Make the most of your trip to London by immersing yourself in the sights and sounds of the hip-and-trendy Shoreditch. You can still be cultural and save your pennies by taking a stroll down the famous down Brick Lane to experience the melting pot of cultures and eclectic mix of art galleries it has to offer. Thanks to a new, interactive London street art graffiti map (link below) from The Stage; you don’t even have to be a local to know your Banksy from your Falkos.
London Street Art Graffiti and Culture
Core246 and Kaes
Start at Old Street Station and walk towards the junction between Rivington and Great Eastern Street. It’s hard to miss the mural which watches over the busy intersection. This piece is a collaboration between two street artists called Core246 and Kaes. It was inspired by the performance artist Ayakamay during her 2016 residency at The Red Gallery, which you’ll see directly below the street art. The piece includes many floating ‘mimikaki’ – which are ear cleaning tools – a popular spa treatment in Japan! The Red Gallery, offers plenty of free exhibitions too, just check their website to see if your visit coincides with the next one!
Banksy and Bambi
Follow Rivington street towards the Cargo Club, a place which hosts many famous Banksy pieces behind perspex (safe from being taken off the walls or tagged over). This is the perfect place to grab a few photos early in the morning before the bar opens from midday. Another interesting piece outside Cargo is a piece by the ‘female Banksy’, Bambi, who is also rumoured to be British singer, Paloma Faith! A stone’s throw from here you will find the long-established Autograph Gallery. Founded in 1988, this not-for-profit works with international photographers to produce many free exhibitions.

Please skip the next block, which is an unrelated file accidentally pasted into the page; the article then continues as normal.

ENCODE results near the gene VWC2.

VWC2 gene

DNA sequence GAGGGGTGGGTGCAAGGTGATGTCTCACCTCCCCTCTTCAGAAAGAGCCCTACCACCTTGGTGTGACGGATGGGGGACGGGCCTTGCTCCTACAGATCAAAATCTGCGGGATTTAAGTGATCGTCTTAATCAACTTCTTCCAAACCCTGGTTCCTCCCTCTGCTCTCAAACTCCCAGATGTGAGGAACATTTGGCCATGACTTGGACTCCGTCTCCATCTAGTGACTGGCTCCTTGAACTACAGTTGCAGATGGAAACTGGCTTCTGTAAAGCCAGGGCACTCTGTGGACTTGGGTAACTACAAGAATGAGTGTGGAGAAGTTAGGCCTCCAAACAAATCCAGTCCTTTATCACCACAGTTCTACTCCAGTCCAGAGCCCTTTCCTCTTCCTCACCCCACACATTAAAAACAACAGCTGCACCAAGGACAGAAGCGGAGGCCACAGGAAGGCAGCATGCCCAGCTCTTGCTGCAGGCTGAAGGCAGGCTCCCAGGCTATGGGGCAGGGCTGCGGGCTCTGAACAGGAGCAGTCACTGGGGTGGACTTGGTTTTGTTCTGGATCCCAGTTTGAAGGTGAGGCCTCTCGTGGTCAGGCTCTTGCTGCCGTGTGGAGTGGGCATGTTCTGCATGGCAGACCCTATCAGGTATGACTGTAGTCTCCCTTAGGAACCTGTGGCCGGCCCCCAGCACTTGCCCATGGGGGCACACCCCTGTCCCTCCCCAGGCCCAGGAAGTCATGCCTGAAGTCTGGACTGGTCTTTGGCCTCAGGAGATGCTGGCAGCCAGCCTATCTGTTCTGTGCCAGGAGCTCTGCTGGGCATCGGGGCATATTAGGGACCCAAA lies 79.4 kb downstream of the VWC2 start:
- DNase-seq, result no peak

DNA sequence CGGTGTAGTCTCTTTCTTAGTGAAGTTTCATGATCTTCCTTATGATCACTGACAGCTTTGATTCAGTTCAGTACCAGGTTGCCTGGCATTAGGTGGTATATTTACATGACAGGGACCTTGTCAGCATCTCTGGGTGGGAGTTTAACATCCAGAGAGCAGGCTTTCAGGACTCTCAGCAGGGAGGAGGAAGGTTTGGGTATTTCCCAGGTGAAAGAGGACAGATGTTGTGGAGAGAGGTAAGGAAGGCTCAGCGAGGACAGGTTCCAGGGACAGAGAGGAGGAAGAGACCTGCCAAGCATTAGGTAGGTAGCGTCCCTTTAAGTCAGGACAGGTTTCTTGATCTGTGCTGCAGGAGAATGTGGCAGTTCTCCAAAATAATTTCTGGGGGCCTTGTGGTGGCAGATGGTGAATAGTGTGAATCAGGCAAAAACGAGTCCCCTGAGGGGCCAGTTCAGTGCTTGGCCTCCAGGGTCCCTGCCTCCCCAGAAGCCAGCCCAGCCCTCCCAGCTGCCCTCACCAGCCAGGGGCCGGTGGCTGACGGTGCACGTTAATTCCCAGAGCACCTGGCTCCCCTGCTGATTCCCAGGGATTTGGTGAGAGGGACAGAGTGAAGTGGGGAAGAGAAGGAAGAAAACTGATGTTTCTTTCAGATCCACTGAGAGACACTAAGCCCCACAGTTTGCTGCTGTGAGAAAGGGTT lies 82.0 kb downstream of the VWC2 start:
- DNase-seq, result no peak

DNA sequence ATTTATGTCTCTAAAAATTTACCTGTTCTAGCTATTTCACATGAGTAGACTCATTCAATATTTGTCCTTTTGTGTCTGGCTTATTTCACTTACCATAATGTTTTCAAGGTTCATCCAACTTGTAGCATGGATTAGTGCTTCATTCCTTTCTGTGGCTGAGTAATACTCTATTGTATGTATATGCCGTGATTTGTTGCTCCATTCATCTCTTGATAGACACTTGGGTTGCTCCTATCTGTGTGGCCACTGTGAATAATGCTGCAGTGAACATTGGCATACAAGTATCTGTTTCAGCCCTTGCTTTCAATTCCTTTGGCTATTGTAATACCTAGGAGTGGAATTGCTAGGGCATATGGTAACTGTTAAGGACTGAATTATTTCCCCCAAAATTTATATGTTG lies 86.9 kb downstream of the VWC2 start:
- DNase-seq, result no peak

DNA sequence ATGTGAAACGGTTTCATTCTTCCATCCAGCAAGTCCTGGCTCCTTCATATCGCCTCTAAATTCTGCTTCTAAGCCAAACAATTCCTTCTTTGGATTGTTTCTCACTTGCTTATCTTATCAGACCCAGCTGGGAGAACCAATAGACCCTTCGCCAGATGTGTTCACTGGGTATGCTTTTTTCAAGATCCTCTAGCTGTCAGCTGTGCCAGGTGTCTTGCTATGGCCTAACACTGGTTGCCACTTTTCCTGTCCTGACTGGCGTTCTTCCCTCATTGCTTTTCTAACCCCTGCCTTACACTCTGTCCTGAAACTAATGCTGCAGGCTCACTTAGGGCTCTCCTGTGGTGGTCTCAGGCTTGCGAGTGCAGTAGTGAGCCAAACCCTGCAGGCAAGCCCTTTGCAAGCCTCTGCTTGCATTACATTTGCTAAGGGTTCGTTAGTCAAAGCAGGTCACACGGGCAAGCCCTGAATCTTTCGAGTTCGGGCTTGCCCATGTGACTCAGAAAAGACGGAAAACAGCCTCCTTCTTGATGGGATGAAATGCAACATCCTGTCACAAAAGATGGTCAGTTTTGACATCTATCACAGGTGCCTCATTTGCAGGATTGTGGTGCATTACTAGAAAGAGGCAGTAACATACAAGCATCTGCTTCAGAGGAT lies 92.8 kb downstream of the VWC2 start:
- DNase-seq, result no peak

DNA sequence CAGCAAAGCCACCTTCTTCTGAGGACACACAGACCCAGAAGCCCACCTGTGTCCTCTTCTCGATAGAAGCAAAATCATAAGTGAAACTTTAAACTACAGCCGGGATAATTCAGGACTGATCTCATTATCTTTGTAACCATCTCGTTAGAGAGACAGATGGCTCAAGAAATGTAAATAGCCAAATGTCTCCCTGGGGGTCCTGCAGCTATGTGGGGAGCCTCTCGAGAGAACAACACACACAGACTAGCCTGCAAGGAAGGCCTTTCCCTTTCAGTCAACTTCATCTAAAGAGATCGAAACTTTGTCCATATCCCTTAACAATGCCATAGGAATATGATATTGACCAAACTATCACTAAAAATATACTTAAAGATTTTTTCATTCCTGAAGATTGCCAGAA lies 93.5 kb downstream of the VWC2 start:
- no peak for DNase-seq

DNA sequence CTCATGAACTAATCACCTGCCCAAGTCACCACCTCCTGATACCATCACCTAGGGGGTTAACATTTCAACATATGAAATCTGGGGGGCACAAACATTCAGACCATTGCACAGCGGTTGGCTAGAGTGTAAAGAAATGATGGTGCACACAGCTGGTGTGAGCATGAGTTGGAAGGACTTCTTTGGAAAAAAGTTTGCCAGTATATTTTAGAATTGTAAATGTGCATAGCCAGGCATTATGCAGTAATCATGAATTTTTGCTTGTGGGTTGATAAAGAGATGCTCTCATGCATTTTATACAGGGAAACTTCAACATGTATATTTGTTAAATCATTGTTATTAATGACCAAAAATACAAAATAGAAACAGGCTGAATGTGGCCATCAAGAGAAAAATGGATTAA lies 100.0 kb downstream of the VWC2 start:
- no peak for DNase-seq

Jimmy C and Jim Vision
Exiting Rivington Street you will find yourself on Kingsland Road; turn right and cross over the road, your first right will be Redchurch street. Your second right on this street will take you down Chance street. Follow Whitby Street to see three massive pieces by local artists Jimmy C and Jim Vision. Jimmy C paints portraits or urban landscapes in the pointillism style by spraying close to the wall and letting the paint drip. Jim Vision is a large-scale aerosol painter whose 80’s inspired comic book style pieces can be seen all over London.
Tracing your steps back to Chance street, continue to Bethnal Green road until you see Brick Lane. Along this road you will be spoilt for choice with both street art and food. From the oldest Bagel shop in London, with hard to beat prices and mouth-watering choices, to the rows of curry houses run by families who settled into this area in the 20th century.
To see more London Street Art Graffiti locations refer to this map, as mentioned earlier. As street art is subject to change and at the time of publishing most of these pieces still grace the streets. However, regular repainting and tagging means that some pieces are gone in a matter of days; so we invite anyone who knows of more recent pieces to submit them to us. Just click the ‘Add a Gallery/ London Street Art Location’ button in the bottom right-hand corner of the map.